The sample consisted of 50 students, grades 9-12, divided into a Treatment group (25 students exposed to the 10 week intervention) and a Control group (25 students not exposed to the 10 week intervention).

Over the course of this ten-week training, Treatment group students were engaged in reflecting about and putting into action many of the EQ competencies in the Six Seconds model,  such as naming their feelings, navigating their emotions and reactions, recognizing patterns, and using optimism to make decisions.

The Treatment group students also participated in an individual and confidential exit interview aimed to assess the value and the benefits of the intervention on Emotional Intelligence.

ET1087

Results:

The results from the SEI-YV with the treatment group resulted in a finding of significance in the Know Yourself pursuit and competency of Recognizing Patterns.  The total emotional intelligence (EI) score and the Enhance Emotional Literacy score, also in the Know Yourself area, both of which were close to being statistically significant.

RecogPatterns

 

The Control Group results did not show the emotional intelligence score or any of the pursuits or competencies to be statistically significant.  This was expected as the Control Group only had familiarity with emotional intelligence just from exposure to taking the SEI-YV since they were not a part of the instructional component of the study.

Based on the interviews with Treatment group students, 64% percent of the participants expressed that the emotional intelligence instructional lessons had caused them to think more constructively about how their emotional responses effected their own emotions and that, at least occasionally, they were more aware of their own feelings.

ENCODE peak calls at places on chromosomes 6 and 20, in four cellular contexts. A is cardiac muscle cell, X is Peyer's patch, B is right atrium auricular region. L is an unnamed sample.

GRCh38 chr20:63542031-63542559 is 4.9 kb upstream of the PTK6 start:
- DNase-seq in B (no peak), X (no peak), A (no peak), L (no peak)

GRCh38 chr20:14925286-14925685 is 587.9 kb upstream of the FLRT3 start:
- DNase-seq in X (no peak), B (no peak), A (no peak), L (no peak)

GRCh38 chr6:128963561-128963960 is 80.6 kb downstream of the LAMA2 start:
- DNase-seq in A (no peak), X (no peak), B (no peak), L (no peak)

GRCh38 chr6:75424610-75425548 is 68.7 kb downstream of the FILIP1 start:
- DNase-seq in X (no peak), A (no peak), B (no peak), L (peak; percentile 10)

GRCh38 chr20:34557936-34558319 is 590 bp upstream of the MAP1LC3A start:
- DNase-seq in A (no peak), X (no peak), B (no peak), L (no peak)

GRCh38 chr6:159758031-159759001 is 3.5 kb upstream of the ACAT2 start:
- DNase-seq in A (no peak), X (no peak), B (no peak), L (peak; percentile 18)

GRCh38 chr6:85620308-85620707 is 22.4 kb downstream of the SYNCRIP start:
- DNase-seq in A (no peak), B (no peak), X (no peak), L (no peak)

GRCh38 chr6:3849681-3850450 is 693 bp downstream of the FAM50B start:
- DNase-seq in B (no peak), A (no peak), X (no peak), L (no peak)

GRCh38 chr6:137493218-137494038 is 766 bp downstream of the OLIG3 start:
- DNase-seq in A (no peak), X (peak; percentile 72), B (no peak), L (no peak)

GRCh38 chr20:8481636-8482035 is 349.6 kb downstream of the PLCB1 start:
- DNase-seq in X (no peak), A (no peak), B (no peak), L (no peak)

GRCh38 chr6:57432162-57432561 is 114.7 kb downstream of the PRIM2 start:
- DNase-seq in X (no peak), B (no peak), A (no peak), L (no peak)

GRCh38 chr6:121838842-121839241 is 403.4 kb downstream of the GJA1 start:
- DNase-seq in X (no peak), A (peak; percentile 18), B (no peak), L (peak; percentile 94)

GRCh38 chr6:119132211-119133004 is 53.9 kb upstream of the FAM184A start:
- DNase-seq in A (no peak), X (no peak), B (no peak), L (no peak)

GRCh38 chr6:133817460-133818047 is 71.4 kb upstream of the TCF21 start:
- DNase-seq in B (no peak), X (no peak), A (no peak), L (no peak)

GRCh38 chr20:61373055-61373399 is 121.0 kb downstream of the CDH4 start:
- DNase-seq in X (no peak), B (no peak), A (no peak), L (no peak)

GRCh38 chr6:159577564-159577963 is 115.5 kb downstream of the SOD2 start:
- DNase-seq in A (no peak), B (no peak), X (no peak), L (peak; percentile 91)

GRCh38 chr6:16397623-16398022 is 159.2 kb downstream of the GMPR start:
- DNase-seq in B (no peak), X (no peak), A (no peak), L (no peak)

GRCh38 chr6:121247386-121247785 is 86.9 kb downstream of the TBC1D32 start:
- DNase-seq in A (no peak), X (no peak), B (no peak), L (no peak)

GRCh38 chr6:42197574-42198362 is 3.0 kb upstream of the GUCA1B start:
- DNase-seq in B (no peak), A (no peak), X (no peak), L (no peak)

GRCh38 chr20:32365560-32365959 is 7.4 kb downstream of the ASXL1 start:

“I’m more aware of how people see me through my behavior and what I say.”

Forty-five percent of the students answered that they were more able to make positive emotional decisions because of the EI lessons.

Thirty-one percent of participants expressed that their personal relationships had improved due to their participation in the EI lessons.

My relationship with my mom has gotten so much better since I tried some of the tips we went over in the class. I have actually tried to listen to what my mom is saying and think about why she is telling me what she is.

teacher and pupils working on computersOne third of the students expressed being happier in their everyday lives since they had participated in the EI lessons, and 41% expressed that they planned to continue using EI strategies to improve their personal relationships.